Throughout this course this term one of the most important things I have learned is the importance of structured interviews. While I was familiar with the need to interview applicants, I lacked an understanding on the benefits and limitations of the different types of interviews that could be conducted. As an overarching theme in all of my learnings I learned that in order to be able to even productively structure your interviews for a position you must first develop a job analysis.
A job analysis is a complete 360 view of data surrounding all aspects, requirements and characteristics associated with a position in the company. The job analysis helps to provide you (the hiring manager or recruiter) with direction on the type of applicant you are looking for to fill a particular role. Not only is having a thorough job analysis helpful for structuring interviews but it also helps to ensure you are recruiting or not recruiting on a basis of job relatedness rather than unconscious biases that may lead you and the company to face legal actions for discrimination. An interesting side note to this is that I was actually performing a job analysis in my internship last summer although at the time had no idea. I worked with various people throughout the business and departments including SME’s to gather data on each department’s jobs and roles on a daily basis. I helped to gather data on the type of work each department did, key responsibilities, the equipment they use and need to work, any personal protective equipment as well as their overall impact on the businesses supply chain. I then used all the information I gathered to help create a job-specific training programme for each of the departments.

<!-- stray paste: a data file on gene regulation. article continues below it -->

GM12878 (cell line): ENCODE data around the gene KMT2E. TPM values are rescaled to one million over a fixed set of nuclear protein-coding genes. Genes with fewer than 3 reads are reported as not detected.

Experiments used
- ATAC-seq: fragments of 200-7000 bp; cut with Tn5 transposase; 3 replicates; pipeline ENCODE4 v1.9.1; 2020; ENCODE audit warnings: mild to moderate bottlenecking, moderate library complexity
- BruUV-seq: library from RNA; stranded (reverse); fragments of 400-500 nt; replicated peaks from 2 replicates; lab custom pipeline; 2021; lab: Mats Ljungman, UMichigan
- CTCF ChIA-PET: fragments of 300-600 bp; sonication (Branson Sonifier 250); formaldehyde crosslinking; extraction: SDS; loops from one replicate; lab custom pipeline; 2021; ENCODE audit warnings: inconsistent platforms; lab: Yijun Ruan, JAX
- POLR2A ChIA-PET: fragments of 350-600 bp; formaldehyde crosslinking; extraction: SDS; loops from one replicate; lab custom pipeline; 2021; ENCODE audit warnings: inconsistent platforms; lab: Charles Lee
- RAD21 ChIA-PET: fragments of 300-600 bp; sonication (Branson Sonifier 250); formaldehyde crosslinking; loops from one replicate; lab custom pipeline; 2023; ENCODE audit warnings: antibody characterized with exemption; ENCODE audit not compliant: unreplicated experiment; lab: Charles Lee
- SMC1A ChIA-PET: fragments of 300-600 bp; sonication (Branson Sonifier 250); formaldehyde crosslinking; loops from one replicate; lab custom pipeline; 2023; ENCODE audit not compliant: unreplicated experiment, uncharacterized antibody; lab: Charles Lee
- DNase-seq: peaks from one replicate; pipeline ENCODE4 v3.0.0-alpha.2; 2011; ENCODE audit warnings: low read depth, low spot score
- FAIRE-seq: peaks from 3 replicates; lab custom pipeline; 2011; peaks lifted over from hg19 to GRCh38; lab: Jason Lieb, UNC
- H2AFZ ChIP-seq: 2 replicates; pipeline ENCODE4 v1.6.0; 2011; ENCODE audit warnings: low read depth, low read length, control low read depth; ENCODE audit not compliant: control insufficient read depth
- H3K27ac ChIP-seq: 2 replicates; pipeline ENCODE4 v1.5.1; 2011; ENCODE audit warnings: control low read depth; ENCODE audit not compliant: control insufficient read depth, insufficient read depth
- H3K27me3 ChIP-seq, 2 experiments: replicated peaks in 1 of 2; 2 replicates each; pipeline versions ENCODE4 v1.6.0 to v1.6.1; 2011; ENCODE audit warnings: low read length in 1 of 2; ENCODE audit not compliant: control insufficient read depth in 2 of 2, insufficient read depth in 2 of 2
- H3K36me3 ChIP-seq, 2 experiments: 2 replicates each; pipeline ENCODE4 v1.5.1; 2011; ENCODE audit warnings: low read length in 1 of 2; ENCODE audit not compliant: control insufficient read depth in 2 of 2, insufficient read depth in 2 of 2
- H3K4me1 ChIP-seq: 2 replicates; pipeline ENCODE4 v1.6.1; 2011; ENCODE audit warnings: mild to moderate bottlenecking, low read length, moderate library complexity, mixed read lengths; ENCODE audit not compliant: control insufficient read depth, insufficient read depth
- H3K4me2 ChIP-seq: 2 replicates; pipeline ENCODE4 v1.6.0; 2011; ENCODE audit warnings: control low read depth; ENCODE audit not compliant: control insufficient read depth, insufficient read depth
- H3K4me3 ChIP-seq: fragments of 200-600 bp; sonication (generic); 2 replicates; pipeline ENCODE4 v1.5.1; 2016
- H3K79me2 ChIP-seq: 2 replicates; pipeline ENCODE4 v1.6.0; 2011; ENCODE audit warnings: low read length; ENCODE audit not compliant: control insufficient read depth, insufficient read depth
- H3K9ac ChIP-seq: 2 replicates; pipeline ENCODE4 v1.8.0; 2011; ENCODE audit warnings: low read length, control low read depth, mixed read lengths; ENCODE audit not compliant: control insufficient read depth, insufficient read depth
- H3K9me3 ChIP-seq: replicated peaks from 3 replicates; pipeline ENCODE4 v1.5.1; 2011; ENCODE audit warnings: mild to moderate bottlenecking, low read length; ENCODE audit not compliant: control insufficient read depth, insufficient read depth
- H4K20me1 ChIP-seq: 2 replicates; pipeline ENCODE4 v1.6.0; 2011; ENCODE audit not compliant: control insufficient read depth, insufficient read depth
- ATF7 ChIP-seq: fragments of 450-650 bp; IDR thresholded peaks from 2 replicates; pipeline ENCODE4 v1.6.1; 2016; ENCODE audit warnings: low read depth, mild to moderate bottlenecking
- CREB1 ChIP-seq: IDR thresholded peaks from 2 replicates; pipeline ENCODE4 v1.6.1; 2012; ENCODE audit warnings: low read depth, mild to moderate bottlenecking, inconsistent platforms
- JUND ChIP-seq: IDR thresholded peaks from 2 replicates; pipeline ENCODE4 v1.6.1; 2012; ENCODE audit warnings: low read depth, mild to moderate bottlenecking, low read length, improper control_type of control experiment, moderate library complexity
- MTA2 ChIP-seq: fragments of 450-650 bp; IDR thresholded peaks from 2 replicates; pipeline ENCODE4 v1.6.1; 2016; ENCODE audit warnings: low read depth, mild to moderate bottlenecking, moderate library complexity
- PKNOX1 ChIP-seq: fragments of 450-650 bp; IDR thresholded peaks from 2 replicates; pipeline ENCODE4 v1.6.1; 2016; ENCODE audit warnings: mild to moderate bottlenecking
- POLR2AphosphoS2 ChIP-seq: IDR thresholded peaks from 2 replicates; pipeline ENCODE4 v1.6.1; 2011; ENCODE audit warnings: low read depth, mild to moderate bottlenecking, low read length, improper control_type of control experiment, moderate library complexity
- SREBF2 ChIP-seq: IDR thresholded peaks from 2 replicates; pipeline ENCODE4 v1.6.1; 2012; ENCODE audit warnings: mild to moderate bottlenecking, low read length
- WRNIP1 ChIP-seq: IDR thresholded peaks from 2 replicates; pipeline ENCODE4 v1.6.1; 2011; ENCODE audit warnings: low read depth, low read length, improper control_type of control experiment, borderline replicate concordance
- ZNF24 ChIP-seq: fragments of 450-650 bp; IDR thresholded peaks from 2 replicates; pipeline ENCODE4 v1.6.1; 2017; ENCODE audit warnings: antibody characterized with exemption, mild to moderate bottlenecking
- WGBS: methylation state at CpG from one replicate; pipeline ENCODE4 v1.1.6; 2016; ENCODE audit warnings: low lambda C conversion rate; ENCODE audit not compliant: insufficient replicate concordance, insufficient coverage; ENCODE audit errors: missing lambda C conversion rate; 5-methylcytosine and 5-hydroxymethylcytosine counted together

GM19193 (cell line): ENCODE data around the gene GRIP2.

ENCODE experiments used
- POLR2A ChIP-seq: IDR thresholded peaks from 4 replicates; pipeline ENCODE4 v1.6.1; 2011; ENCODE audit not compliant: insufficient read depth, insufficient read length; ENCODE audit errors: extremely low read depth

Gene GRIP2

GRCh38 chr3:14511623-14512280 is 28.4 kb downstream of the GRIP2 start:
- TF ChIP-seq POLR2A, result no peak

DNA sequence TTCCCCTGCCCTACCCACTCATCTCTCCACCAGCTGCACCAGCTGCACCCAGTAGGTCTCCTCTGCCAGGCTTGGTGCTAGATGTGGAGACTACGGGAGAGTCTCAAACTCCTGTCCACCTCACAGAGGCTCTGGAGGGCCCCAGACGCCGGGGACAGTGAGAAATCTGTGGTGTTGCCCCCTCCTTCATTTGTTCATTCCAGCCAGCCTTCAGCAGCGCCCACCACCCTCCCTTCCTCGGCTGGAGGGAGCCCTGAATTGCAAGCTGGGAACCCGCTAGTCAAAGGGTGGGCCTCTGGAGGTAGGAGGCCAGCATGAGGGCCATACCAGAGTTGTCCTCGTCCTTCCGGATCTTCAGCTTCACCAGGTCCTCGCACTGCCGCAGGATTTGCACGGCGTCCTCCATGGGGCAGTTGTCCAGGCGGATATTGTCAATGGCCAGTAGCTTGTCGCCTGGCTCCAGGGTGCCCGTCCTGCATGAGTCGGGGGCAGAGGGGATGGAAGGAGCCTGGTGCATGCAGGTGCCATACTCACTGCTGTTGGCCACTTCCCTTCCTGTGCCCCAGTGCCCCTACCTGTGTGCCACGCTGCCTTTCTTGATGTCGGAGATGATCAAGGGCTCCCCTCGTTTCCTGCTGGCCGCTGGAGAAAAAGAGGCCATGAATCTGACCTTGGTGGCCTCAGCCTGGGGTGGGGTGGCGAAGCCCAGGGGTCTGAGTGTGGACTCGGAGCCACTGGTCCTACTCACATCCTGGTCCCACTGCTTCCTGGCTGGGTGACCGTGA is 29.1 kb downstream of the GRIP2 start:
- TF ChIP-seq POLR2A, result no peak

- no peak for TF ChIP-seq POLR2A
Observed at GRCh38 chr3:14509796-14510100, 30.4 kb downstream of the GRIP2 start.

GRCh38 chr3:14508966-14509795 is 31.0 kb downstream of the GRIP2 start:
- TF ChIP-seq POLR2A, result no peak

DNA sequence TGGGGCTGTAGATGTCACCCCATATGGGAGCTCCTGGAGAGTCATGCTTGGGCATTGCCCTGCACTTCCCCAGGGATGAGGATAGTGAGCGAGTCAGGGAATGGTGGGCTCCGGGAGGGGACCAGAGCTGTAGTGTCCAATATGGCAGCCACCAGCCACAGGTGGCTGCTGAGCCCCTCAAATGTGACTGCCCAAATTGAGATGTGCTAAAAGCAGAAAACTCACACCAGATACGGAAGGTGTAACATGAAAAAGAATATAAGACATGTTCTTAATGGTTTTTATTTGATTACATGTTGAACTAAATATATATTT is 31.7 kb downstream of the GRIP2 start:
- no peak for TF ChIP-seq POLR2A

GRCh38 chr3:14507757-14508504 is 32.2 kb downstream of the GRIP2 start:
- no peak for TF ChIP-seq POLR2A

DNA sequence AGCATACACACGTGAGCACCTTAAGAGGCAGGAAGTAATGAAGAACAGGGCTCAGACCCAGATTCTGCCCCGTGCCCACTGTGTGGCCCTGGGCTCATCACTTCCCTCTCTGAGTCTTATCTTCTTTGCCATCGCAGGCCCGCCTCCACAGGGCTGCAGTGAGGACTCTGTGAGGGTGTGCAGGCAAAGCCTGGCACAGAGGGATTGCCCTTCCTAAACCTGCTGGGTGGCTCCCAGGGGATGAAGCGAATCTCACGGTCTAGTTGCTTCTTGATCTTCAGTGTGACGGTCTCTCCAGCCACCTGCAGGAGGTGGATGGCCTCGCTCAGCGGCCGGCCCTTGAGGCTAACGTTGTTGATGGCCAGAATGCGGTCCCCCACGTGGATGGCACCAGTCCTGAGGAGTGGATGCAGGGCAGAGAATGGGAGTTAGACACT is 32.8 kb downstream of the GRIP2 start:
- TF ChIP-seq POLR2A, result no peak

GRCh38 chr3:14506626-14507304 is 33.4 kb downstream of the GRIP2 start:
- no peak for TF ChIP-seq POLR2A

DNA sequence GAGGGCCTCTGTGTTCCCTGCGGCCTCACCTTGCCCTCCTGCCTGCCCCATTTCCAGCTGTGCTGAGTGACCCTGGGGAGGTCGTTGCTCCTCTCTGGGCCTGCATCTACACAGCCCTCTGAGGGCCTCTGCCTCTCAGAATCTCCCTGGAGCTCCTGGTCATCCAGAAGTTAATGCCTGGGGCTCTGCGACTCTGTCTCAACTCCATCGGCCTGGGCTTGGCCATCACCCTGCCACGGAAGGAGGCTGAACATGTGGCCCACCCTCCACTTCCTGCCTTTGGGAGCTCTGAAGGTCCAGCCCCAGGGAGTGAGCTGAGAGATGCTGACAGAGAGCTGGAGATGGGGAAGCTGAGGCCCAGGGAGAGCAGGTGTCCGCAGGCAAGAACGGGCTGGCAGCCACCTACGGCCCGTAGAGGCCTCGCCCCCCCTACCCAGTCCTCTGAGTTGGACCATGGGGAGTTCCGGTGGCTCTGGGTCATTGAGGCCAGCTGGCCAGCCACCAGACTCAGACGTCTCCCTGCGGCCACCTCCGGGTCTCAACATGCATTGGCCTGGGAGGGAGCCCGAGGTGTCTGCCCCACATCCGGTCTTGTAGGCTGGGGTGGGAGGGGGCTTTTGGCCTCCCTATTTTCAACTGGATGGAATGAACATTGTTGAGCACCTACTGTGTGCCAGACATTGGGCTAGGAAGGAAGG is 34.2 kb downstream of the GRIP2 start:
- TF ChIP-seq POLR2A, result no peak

With having completed a job analysis prior to interviewing any candidates I have learned that it is better to have structured interviews as they produce better predictive validity. Structured interviews provide better predictive validity as interview questions are surrounded around aspects of the job analysis and job relatedness rather than personal and perhaps discriminatory questions made up on the fly. Another advantage I have learned about ensuring interviews are structured is about drawing comparisons between applicants when evaluating who has the most potential and is the best fit for the organisation. Structured interviews ensure that similar if not the same questions are being asked for each applicant providing you with a reference point between candidate response’s and likelihood of future performance on the job.